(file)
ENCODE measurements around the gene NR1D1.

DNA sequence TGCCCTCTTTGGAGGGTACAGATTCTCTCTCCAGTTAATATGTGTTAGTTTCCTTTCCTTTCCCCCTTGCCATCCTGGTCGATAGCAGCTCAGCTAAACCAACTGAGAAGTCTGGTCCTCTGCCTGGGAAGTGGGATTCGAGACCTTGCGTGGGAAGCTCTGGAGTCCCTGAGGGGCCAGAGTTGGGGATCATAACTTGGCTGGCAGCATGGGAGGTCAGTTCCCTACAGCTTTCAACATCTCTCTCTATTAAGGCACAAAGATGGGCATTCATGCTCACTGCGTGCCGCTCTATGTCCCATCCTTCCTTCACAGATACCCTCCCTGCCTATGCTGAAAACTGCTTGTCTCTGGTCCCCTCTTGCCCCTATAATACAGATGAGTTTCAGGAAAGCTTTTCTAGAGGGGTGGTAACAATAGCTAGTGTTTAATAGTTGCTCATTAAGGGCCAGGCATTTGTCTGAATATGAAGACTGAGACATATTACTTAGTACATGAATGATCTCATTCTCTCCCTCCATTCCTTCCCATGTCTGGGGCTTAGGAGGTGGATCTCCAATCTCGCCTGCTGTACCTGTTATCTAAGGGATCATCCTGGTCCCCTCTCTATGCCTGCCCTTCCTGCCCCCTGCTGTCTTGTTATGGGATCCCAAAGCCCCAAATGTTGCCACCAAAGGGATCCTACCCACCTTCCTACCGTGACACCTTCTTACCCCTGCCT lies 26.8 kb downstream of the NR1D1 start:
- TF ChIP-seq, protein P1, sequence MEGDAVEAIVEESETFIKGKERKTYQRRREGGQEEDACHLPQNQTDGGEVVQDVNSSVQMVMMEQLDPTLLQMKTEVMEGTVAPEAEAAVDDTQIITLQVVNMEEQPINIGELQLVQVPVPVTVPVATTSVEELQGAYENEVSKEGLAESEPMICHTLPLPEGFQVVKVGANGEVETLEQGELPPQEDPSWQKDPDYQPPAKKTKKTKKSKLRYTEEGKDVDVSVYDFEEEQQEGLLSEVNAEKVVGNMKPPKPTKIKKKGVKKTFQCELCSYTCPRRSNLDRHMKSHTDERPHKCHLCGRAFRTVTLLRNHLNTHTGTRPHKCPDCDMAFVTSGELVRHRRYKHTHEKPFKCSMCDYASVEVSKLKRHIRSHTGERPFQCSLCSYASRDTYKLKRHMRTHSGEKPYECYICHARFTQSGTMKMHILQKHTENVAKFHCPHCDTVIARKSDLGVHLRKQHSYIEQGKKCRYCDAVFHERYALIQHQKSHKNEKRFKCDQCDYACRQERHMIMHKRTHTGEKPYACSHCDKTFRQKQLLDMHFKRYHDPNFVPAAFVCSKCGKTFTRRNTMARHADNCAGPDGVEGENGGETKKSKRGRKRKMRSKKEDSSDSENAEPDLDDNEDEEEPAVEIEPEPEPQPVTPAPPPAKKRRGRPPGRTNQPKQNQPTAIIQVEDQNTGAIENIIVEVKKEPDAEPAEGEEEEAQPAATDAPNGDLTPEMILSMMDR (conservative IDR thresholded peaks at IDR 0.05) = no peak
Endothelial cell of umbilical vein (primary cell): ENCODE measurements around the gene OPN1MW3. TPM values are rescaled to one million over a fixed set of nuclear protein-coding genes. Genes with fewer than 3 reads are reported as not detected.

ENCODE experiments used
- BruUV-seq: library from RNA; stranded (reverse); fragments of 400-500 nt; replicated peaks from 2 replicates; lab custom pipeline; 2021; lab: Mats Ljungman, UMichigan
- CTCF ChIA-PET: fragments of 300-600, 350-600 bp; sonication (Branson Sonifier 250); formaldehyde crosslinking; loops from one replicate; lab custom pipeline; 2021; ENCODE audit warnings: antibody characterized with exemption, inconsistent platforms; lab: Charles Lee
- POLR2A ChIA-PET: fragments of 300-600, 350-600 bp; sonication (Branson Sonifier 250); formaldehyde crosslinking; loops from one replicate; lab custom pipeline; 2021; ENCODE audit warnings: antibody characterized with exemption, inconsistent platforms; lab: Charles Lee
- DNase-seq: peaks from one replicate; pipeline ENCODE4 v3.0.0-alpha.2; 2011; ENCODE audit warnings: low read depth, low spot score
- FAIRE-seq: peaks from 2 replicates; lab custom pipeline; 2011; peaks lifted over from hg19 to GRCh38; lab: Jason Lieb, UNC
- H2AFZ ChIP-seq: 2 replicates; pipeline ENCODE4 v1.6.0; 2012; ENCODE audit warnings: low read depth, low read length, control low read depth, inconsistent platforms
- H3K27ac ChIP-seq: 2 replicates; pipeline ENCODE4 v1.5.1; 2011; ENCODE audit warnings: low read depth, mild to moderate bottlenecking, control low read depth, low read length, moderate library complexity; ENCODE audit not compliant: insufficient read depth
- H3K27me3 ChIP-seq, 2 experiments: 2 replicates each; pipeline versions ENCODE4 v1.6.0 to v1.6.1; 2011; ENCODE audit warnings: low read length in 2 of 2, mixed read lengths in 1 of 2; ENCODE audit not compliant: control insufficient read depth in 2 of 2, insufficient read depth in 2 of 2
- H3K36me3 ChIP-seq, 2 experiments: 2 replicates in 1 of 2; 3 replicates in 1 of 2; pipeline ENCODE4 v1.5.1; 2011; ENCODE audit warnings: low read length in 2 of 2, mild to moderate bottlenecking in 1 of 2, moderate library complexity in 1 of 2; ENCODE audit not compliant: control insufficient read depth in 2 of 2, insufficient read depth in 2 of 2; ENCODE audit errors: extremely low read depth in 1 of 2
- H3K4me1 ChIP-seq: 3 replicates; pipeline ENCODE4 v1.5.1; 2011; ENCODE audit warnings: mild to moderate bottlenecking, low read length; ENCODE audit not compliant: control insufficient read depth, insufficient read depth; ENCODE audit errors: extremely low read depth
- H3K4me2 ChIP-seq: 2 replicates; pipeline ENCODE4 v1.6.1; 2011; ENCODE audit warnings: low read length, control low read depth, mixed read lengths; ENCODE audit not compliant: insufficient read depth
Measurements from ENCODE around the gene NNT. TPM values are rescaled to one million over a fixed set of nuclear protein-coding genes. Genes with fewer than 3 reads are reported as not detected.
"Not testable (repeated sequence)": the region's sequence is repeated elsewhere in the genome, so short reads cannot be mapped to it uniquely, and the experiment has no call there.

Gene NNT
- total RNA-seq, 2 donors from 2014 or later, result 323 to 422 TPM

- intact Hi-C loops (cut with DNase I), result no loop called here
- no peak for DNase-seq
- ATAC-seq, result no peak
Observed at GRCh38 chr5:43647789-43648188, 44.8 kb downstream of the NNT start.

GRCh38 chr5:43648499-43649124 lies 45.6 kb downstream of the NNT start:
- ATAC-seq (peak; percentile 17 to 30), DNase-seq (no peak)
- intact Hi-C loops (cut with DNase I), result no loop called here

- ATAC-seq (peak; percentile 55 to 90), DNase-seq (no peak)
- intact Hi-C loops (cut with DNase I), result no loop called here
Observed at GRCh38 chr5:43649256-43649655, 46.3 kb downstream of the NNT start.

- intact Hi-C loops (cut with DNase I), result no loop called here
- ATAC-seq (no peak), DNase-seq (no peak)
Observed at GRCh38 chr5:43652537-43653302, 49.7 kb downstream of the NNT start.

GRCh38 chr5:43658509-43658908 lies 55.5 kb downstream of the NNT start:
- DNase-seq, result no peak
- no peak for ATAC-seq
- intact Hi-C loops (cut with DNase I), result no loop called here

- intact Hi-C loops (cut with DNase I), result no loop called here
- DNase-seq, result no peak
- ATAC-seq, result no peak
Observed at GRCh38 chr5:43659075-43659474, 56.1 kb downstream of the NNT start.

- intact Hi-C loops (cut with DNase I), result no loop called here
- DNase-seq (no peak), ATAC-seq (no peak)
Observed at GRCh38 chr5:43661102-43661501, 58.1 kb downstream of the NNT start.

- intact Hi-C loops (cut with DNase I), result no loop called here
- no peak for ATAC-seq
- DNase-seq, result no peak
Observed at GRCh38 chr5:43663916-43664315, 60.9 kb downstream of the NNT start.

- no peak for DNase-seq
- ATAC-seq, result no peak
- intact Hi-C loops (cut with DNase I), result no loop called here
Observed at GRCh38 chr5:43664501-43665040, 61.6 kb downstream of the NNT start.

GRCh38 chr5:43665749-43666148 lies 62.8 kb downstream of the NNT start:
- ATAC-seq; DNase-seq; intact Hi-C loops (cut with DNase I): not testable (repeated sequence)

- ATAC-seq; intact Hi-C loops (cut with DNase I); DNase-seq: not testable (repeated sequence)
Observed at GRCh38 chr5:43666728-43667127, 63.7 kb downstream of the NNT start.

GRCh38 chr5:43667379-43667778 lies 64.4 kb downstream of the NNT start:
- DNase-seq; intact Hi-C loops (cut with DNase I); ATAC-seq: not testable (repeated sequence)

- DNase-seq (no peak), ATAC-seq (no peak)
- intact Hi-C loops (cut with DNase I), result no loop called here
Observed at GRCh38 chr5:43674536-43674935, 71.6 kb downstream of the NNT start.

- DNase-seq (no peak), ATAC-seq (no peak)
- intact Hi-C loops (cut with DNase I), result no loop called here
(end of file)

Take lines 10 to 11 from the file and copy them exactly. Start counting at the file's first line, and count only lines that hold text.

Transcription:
- FAIRE-seq: peaks from 2 replicates; lab custom pipeline; 2011; peaks lifted over from hg19 to GRCh38; lab: Jason Lieb, UNC
- H2AFZ ChIP-seq: 2 replicates; pipeline ENCODE4 v1.6.0; 2012; ENCODE audit warnings: low read depth, low read length, control low read depth, inconsistent platforms